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The England manager was vindicated for handing the Spurs youngster his debut, sticking with Joe Hart in goal and more for the win over Montenegro

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By Wayne Veysey at Wembley

Fortune favours the brave. Courage has not always been Roy Hodgson’s foremost quality as a coach, but credit where it is due.

On one of the biggest nights of his managerial career, he made several ballsy selection calls and they all paid off.

TOWNSEND SHINES ON DEBUT
PLAYER RATING VS MONTENEGRO

A perfect international debut for the Tottenham winger as he produced a man-of-the-match display and capped it with a tremendous goal. His fearless running caused Montenegro all sorts of problems and forced the opener, while his fine 25-yard strike with his weaker right foot wrapped up the points.
FROM OUR LIVE! COMMENTARY
GOAL! And that has capped a dream debut for Andros Townsend. The winger picks the ball up and from 25 yards and lets rip after cutting onto his right foot, slamming it past Poleksic. What a moment for the Spurs ace!
Andros Townsend fully justified his call-up with a man-of-the match, goal-scoring debut, the Steven Gerrard-Frank Lampard alliance provided stability and experience, Danny Welbeck was a nuisance on the left flank and Joe Hart made a crucial save with the game in the balance.

For good measure, strikers Wayne Rooney and Daniel Sturridge hit it off in a manner that suggests international defences might have to prepare for some sleepless nights in the future.

England being England, there was the odd twitchy moment, particularly when Dejan Damjanovic pulled it back to 2-1.

But Hodgson’s team did not retreat into their shell, as they might have done with 19 minutes remaining on the clock.

They continued to pour forward and Townsend soon restored their two-goal advantage to make the game safe, with a third strike that the authority of England’s performance fully merited.

The replays showed Hodgson responded with a little celebratory jig while appearing to mouth the words ‘you f***** beauty’.

For good measure, Sturridge won and then converted a penalty in added time to give the scoreline a rare sheen.

Yet 4-1 did not flatter England. There was a vibrancy and purpose to their play that has usually been absent under Hodgson against opponents with a semblance of a cutting edge.

With goalkeeper Mladen Bozovic, centre-back Marko Basa and captain Mirko Vucinic absent through injury, and star man Stevan Jovetic feeling his way back to fitness, this was admittedly a watered-down version of Montenegro.

But that should not take the gloss off the most rewarding evening of Hodgson’s England tenure since the national team came from behind at Euro 2012 to beat Sweden 3-2.

The manager backed up his ebullient pre-match rhetoric with what was, by his standards, an adventurous selection. Townsend and Welbeck, both 22, started on the flanks, either side of front pair Rooney and Sturridge.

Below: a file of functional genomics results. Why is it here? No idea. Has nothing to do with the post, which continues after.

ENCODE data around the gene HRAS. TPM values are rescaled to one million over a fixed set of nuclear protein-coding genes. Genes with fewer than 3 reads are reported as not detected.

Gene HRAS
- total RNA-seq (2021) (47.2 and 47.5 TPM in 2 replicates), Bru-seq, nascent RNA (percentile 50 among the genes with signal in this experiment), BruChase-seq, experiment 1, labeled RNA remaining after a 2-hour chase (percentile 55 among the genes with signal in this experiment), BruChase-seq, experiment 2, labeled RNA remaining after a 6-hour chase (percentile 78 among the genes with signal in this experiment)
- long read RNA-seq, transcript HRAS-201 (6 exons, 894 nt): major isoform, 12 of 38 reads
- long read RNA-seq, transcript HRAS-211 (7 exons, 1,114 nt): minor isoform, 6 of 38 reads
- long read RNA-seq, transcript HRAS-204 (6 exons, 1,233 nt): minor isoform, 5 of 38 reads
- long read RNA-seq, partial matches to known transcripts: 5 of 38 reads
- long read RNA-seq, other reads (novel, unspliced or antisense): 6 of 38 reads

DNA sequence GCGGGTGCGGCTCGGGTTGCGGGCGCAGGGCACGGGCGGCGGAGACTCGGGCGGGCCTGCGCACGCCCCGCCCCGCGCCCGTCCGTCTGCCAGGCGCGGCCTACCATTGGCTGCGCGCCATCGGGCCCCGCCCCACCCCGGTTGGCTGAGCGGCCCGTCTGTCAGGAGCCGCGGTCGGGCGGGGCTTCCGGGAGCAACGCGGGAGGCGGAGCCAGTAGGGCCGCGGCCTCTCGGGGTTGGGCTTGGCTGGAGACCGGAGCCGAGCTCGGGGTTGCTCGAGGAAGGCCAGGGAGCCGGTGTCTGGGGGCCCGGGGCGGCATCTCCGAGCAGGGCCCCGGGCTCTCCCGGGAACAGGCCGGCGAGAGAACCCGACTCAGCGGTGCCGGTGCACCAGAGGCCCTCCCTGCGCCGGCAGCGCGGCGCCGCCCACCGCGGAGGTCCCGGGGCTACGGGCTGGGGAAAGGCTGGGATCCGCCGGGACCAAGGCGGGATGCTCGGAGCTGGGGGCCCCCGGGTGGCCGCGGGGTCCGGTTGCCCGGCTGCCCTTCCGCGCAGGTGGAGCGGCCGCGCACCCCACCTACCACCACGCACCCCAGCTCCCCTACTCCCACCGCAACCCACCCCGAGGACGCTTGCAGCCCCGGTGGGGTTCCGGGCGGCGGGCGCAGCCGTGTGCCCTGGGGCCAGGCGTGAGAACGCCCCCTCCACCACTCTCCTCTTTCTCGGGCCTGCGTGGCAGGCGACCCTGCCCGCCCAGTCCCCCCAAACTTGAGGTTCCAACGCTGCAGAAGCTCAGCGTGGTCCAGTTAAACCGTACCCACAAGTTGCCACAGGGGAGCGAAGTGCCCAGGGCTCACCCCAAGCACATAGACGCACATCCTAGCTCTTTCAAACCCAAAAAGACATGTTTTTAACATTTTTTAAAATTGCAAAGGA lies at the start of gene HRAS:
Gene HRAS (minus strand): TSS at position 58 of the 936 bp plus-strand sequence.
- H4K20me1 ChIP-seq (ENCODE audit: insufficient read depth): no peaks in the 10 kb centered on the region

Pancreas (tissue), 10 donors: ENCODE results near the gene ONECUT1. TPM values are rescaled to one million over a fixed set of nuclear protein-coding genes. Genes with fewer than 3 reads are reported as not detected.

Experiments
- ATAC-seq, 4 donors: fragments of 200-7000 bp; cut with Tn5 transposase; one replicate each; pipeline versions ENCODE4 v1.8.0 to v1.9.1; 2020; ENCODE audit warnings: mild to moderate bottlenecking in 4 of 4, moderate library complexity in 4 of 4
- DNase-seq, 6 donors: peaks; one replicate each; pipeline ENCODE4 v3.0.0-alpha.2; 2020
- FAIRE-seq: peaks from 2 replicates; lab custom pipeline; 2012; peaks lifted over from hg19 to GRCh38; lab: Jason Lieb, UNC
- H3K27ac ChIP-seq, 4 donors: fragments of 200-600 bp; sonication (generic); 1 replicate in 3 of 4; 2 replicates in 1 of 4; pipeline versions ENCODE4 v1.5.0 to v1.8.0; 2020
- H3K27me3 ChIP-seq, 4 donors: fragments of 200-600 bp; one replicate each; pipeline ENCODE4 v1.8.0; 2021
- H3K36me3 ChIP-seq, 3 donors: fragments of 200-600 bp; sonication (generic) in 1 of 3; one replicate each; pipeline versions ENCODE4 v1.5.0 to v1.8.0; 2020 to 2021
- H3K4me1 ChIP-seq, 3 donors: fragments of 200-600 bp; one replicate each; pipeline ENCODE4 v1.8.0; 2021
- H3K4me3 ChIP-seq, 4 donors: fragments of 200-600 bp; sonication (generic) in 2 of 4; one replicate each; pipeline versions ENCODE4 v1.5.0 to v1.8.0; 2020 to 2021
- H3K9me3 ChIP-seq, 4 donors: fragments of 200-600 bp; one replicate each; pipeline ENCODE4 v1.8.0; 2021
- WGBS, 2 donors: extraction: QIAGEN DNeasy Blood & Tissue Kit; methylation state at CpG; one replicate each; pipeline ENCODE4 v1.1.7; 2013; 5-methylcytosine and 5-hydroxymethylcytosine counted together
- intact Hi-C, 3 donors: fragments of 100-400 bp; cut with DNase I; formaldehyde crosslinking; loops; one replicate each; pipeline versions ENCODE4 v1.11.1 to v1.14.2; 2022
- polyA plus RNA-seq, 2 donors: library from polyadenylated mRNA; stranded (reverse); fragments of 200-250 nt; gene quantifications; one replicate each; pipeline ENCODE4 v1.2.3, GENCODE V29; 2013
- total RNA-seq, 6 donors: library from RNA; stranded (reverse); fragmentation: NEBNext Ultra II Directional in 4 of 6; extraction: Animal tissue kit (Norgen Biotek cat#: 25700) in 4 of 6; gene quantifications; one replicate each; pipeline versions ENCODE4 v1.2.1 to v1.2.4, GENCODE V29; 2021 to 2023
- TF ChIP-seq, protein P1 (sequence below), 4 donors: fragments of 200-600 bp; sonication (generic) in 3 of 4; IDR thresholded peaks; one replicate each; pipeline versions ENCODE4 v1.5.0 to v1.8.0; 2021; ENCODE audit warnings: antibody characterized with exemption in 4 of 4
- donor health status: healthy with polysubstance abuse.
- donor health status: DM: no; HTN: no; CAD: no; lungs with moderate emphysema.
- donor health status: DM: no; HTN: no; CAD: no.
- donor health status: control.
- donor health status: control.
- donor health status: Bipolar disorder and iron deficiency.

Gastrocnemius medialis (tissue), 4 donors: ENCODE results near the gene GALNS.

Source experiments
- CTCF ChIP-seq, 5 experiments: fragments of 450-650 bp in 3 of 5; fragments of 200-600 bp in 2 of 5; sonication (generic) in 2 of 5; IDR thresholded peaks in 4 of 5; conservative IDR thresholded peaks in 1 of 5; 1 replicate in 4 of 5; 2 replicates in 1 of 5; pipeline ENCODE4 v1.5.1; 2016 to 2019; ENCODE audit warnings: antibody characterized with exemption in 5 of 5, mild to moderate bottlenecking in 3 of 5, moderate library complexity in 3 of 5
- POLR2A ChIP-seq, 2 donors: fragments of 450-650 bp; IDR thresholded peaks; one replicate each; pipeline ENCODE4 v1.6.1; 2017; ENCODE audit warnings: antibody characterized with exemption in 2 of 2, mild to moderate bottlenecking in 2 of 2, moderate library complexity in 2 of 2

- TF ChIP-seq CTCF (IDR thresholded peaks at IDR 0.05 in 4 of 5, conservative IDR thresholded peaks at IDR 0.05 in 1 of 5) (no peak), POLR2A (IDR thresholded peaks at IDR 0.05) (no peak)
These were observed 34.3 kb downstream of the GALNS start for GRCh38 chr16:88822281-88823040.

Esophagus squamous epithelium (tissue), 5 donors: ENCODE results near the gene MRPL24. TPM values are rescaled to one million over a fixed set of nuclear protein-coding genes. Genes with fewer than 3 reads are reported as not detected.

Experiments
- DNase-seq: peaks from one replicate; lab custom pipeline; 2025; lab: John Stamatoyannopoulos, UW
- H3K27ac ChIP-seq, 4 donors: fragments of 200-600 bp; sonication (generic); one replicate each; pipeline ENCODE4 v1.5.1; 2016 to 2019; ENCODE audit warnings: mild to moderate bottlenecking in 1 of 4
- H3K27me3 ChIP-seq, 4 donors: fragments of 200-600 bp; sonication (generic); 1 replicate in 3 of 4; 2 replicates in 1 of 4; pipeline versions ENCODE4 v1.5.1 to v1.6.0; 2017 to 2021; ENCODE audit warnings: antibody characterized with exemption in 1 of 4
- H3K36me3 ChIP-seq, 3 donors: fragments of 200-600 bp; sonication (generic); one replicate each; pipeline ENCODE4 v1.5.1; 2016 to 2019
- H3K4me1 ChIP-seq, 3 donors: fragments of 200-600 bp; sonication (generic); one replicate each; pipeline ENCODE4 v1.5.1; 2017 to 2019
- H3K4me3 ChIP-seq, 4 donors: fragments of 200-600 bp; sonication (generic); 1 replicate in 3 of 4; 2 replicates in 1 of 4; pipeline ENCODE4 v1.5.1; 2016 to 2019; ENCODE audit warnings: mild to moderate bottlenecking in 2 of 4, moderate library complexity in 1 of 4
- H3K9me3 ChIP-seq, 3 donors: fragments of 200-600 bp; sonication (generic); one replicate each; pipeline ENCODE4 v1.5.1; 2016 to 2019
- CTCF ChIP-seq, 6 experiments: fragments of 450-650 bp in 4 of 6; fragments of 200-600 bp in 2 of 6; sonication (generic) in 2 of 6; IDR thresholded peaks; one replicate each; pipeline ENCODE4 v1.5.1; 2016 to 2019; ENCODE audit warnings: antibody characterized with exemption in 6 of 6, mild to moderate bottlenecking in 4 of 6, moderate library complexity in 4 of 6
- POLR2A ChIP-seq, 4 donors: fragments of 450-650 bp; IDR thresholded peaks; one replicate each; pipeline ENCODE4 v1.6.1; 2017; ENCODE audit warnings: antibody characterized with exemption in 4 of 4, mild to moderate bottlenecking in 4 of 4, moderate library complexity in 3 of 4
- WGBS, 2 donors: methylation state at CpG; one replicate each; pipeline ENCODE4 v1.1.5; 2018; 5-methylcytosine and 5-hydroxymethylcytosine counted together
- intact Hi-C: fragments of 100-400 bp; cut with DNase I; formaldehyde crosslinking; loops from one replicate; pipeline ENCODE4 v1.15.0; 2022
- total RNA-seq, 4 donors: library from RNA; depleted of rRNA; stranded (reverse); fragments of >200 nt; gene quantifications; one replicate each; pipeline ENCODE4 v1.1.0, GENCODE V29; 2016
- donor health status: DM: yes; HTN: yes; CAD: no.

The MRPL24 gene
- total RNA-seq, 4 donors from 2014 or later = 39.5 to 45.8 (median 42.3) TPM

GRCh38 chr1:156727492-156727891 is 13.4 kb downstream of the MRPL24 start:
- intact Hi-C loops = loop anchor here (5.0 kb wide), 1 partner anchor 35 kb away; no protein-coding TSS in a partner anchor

It paid handsome dividends. All four posed different problems for the visitors. Three of them scored, and Welbeck would have joined Rooney, Townsend and Sturridge on the scoresheet if his contribution inside the box matched that outside it.  

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Townsend was wonderfully fearless, running at Montenegro’s defence with pace and complete faith in his capacity to cause damage. So he did.

The Tottenham man set up the opener for Rooney with a galloping run down the right that began in his own half and all but sealed the victory after darting into space and clinically finishing the third goal when the game was still on a knife-edge.

“He made a big impact,” said Hodgson. “He got the man-of-the-match and fully deserves the praise that will come his way. It can’t be easy making your debut in a game of that nature but he played very well. He played with a calmness and coolness that I’ve seen at QPR and Tottenham.”

Rooney and Sturridge had played a grand total of 33 minutes together before the penultimate of England’s World Cup qualifiers but a visible chemistry was apparent between the pair at a near sell-out Wembley.

Sturridge’s finishing was wayward but he has the pace and tricks to match his cocky certainty. With Lampard and Gerrard sat on the bench reflecting on a job well done, the Liverpool striker leapfrogged Rooney in the pecking order to take on spot kick duties in added time.

Neither Sturridge or Townsend looked in the slightest bit inhibited by the Three Lions shirt.

Hodgson would have been castigated had his battle-hardened central midfield veterans slumped at Wembley after the youthful claims of the admittedly below-par Jack Wilshere had been overlooked.

But Gerrard led from the front, getting forward more often than he does for his club these days, while Lampard provided solidity and savvy defence-screening.

Hodgson was rewarded for urging his team to go on the attack. Afterwards, the manager was defensive about the accusations of over-caution that have accompanied his reign.

“I think we’ve been picking young players all along,” he observed. “People need to think beyond the immediate with these things and I’ve been a bit unlucky that some players have been unavailable. People like Welbeck, Sturridge and Wilshere have been involved in the whole campaign.”

For Hodgson and England, it all came right on the night. To avoid the last resort of the play-offs next month, something similar is required against Poland back at Wembley on Tuesday.

There is a growing feeling that Hodgson will have the courage of his convictions and make the decisions required to deliver top spot in Group H.

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